Articles | Volume 4, issue 1
Earth Surf. Dynam., 4, 147–157, 2016
Earth Surf. Dynam., 4, 147–157, 2016

Research article 02 Feb 2016

Research article | 02 Feb 2016

On the potential for regolith control of fluvial terrace formation in semi-arid escarpments

K. P. Norton1, F. Schlunegger2, and C. Litty2 K. P. Norton et al.
  • 1School of Geography, Environment and Earth Sciences, Victoria University of Wellington, Wellington, New Zealand
  • 2Institute of Geological Sciences, University of Bern, Bern, Switzerland

Abstract. Cut–fill terraces occur throughout the western Andes, where they have been associated with pluvial episodes on the Altiplano. The mechanism relating increased rainfall to sedimentation is, however, not well understood. Here, we apply a hillslope sediment model and reported cosmogenic nuclide concentrations in terraces to examine terrace formation in semi-arid escarpment environments. We focus on the Pisco river system in western Peru in order to determine probable hillslope processes and sediment transport conditions during phases of terrace formation. Specifically, we model steady-state and transient hillslope responses to increased precipitation rates. The measured terrace distribution and sediment agree with the transient predictions, suggesting strong climatic control on the cut–fill sequences in western Peru primarily through large variations in sediment load. Our model suggests that the ultimate control for these terraces is the availability of sediment on the hillslopes, with hillslope stripping supplying large sediment loads early in wet periods. At the Pisco river, this is manifest as an approximately 4-fold increase in erosion rates during pluvial periods. We suggest that this mechanism may also control terrace occurrence other semi-arid escarpment settings.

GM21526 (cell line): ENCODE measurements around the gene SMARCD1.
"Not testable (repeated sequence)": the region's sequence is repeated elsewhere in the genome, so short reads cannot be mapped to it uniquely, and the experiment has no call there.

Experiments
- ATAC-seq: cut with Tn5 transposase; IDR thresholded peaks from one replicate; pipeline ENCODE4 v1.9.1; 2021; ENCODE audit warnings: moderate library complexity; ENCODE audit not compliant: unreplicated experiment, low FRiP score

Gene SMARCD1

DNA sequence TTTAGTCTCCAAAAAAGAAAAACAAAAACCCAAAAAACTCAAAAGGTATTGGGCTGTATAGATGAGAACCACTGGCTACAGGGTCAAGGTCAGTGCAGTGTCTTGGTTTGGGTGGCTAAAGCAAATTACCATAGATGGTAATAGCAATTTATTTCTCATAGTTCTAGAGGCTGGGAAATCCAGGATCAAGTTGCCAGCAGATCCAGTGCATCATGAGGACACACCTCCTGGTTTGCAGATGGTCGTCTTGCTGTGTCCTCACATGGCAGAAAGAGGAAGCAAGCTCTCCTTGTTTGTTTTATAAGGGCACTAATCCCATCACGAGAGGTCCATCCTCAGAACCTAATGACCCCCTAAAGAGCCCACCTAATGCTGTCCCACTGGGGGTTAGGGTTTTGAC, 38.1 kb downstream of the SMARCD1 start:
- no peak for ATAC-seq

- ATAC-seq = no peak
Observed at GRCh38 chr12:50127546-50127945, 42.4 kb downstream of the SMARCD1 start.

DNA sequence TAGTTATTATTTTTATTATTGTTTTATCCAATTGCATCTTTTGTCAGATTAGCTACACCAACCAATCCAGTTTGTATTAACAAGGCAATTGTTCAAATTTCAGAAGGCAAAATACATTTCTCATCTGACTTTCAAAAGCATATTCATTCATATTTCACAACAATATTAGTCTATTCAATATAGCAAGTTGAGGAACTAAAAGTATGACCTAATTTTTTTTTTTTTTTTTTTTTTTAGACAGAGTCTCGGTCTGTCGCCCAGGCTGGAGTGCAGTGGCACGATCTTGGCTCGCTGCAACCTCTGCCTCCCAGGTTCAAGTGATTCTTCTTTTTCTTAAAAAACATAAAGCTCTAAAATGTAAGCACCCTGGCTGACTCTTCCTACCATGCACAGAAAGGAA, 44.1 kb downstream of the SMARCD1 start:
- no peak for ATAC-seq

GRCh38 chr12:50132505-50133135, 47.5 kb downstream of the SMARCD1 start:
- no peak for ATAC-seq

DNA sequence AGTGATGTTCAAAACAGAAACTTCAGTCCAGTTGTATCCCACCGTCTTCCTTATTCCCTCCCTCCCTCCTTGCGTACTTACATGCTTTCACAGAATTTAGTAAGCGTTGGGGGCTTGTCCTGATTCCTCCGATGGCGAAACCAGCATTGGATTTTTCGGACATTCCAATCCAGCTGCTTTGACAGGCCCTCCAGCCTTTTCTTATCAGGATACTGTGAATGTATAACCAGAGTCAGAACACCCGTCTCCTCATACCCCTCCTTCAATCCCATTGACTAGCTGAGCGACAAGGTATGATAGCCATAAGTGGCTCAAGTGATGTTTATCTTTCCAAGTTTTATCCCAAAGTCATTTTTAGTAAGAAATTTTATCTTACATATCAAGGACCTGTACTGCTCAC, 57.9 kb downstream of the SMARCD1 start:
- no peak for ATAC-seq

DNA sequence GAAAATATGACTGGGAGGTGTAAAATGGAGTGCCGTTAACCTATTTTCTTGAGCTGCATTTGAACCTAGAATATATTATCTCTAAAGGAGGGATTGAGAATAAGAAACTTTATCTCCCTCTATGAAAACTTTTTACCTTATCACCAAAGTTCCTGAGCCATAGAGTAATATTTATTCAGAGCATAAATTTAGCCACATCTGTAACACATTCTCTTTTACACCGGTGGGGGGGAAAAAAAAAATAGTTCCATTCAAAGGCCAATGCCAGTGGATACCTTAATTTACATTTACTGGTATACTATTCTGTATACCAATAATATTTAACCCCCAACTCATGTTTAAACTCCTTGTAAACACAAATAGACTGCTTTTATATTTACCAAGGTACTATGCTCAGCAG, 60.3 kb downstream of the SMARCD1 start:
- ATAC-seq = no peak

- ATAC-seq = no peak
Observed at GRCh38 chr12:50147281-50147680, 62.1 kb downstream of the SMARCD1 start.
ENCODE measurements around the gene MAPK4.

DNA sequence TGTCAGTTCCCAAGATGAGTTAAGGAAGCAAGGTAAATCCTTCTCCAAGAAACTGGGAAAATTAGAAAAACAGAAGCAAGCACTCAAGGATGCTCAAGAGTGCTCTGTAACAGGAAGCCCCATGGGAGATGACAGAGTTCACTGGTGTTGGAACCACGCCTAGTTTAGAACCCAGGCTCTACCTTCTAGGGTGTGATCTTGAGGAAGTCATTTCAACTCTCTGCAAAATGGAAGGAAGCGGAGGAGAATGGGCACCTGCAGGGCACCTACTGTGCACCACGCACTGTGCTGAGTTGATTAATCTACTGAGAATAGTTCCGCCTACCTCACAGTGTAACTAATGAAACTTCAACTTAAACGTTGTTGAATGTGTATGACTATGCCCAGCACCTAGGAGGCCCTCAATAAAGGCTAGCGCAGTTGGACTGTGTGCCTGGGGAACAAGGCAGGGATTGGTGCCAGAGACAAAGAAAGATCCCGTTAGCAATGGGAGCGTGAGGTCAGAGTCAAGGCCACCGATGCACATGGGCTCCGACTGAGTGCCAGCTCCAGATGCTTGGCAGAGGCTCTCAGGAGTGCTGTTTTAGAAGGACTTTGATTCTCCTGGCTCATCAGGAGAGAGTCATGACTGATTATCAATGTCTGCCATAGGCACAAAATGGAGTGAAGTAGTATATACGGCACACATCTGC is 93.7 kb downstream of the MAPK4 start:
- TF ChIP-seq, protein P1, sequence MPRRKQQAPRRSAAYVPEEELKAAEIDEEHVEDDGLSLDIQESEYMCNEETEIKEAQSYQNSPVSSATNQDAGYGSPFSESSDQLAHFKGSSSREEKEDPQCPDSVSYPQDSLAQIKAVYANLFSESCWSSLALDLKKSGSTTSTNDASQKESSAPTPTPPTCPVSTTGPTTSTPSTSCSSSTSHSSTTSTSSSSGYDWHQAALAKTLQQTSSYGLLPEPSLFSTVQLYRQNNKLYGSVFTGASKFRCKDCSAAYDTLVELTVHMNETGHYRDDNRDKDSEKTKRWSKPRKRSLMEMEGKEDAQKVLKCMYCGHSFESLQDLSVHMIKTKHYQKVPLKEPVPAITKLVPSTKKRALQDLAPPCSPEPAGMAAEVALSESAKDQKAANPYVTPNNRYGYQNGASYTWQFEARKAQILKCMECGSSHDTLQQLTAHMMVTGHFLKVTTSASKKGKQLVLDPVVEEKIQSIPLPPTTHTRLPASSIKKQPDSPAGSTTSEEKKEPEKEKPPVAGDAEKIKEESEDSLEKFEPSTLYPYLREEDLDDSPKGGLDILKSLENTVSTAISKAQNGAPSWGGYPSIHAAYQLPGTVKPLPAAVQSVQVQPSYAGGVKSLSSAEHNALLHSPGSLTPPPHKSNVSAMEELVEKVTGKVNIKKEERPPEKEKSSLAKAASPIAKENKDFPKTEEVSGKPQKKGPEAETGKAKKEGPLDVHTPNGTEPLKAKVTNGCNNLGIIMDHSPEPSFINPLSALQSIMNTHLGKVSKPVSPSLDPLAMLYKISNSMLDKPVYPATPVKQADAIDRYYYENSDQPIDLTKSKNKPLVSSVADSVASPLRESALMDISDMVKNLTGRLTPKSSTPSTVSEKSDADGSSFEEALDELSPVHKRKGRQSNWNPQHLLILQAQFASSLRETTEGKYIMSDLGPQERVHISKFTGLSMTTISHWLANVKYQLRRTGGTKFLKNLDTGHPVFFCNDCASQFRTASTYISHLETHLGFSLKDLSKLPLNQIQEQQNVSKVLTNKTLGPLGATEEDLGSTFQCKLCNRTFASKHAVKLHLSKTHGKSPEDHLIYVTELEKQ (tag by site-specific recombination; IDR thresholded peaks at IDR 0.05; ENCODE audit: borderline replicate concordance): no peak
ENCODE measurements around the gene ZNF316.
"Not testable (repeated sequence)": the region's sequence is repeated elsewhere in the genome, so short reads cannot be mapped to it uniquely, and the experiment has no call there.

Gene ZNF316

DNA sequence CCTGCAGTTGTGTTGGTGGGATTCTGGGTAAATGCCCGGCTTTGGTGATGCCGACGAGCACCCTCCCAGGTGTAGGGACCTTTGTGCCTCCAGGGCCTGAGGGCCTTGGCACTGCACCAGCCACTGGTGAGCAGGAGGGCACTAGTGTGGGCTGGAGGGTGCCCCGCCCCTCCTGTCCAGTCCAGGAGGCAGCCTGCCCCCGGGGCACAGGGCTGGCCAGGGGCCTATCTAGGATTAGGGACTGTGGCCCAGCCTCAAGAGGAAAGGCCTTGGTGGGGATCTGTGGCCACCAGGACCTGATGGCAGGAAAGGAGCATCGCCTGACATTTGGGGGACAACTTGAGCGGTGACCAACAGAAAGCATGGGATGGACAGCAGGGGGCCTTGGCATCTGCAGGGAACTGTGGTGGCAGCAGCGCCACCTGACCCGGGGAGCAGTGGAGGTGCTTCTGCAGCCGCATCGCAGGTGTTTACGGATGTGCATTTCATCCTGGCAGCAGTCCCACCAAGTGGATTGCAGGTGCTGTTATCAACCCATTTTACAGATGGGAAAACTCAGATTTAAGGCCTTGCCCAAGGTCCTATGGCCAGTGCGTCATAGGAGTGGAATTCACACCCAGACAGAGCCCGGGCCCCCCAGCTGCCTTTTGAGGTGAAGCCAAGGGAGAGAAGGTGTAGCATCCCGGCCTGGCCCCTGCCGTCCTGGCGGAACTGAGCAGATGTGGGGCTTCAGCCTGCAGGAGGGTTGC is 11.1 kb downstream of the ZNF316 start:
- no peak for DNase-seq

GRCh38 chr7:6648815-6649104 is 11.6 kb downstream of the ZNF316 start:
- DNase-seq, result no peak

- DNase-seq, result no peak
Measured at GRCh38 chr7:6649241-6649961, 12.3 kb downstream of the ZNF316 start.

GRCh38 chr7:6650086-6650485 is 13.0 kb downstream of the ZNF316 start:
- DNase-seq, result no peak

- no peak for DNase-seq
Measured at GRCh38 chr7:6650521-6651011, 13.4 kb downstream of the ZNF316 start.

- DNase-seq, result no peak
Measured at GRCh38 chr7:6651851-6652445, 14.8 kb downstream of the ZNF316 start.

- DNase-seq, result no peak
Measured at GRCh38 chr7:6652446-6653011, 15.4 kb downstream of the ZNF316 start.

Short summary
Cut-fill terraces are common landforms throughout the world. Their distribution both in space and time is not clear-cut, as they can arise from numerous processes. We apply a climate-dependent regolith production algorithm to determine potential sediment loads during climate shifts. When combined with transport capacity, our results suggest that the cut-fill terraces of western Peru can result from transient stripping of hillslope sediment but not steady-state hillslope erosion.